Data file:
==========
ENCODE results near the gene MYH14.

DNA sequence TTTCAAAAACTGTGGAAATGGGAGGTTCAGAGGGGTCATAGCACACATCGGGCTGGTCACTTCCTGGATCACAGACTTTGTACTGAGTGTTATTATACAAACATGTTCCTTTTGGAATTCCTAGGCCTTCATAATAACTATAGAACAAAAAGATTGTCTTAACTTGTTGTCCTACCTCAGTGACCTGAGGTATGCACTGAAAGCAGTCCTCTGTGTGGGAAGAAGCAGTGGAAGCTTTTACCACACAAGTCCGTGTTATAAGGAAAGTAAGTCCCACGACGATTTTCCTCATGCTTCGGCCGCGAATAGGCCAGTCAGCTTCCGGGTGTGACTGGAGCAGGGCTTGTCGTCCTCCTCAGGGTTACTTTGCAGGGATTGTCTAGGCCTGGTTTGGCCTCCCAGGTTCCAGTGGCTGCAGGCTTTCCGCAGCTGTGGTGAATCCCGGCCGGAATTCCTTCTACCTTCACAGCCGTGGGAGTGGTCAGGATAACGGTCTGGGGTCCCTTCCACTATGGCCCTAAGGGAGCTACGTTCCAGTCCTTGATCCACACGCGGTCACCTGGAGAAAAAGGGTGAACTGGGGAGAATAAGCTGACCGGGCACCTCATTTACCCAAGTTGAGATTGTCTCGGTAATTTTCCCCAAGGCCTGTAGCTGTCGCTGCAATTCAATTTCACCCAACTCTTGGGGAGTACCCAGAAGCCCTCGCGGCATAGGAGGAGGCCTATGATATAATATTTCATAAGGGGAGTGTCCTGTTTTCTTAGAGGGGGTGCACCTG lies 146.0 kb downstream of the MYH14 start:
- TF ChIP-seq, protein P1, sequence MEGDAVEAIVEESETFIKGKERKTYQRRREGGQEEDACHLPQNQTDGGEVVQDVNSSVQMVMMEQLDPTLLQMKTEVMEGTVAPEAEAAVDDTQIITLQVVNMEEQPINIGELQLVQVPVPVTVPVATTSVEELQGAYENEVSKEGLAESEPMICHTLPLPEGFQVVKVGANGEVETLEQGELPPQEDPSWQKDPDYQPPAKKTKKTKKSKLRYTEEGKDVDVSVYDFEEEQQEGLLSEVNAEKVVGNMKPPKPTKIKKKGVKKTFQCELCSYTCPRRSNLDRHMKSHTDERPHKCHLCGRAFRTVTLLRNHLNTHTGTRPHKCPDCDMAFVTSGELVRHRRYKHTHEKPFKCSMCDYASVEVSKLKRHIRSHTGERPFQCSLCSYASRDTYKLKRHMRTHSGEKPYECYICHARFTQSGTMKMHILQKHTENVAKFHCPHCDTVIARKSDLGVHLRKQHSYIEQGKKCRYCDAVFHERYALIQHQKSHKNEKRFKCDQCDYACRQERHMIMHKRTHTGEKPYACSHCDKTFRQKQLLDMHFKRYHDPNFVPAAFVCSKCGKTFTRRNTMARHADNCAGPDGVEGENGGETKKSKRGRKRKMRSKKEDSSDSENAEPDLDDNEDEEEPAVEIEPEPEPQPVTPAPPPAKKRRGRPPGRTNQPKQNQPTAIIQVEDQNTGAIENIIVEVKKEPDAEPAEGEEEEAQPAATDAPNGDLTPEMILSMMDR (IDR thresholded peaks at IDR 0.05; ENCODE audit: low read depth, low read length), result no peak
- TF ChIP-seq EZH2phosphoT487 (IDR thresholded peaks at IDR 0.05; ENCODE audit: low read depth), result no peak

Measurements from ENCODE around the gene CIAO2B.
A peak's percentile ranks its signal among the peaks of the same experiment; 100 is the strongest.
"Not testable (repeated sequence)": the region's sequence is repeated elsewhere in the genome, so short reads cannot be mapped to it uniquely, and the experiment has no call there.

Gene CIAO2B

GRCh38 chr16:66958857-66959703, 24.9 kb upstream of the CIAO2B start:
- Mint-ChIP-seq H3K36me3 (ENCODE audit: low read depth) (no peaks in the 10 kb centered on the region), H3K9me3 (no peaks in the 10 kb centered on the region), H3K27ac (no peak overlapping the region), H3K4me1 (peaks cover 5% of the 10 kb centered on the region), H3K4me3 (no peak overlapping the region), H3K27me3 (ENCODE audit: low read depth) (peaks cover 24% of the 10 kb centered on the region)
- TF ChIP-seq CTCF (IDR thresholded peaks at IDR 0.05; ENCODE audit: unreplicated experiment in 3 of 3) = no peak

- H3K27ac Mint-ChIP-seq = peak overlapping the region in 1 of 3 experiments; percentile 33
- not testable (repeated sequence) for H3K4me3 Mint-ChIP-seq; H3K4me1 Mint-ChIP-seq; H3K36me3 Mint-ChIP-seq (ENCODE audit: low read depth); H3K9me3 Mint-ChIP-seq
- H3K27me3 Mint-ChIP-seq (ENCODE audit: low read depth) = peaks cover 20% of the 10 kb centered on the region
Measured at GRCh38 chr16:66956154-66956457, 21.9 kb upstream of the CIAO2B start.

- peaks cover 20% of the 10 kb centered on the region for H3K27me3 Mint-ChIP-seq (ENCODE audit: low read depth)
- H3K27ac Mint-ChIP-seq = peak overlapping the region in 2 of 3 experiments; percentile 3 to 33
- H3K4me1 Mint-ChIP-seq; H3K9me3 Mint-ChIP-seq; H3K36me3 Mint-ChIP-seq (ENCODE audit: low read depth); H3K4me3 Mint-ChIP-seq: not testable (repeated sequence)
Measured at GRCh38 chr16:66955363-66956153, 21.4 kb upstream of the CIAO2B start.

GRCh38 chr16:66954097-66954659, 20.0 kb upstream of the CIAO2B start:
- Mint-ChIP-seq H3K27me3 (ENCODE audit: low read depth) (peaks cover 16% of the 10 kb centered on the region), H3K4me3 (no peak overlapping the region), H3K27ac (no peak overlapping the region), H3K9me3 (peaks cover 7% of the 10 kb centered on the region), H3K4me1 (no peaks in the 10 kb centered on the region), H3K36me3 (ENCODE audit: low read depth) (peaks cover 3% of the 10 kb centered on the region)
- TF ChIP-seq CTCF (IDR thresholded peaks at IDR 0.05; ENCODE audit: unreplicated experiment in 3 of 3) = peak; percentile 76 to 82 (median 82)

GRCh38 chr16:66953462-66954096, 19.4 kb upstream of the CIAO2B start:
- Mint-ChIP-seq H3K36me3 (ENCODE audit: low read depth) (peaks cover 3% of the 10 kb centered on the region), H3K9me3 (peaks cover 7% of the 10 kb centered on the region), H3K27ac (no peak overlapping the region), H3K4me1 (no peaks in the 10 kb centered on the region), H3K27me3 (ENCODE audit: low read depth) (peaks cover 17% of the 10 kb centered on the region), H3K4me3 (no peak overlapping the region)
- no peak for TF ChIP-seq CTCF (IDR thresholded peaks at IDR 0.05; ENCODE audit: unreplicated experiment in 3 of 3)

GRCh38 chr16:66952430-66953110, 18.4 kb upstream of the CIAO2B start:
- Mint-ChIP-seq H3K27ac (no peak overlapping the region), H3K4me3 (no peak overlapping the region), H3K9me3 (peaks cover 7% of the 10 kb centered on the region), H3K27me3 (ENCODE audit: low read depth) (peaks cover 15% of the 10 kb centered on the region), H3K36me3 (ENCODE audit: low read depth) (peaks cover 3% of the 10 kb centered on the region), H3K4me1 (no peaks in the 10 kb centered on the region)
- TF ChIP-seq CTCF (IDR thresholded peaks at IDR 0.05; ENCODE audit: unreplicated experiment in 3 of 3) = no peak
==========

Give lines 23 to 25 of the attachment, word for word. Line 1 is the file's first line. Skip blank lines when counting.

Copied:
GRCh38 chr16:66953462-66954096, 19.4 kb upstream of the CIAO2B start:
- Mint-ChIP-seq H3K36me3 (ENCODE audit: low read depth) (peaks cover 3% of the 10 kb centered on the region), H3K9me3 (peaks cover 7% of the 10 kb centered on the region), H3K27ac (no peak overlapping the region), H3K4me1 (no peaks in the 10 kb centered on the region), H3K27me3 (ENCODE audit: low read depth) (peaks cover 17% of the 10 kb centered on the region), H3K4me3 (no peak overlapping the region)
- no peak for TF ChIP-seq CTCF (IDR thresholded peaks at IDR 0.05; ENCODE audit: unreplicated experiment in 3 of 3)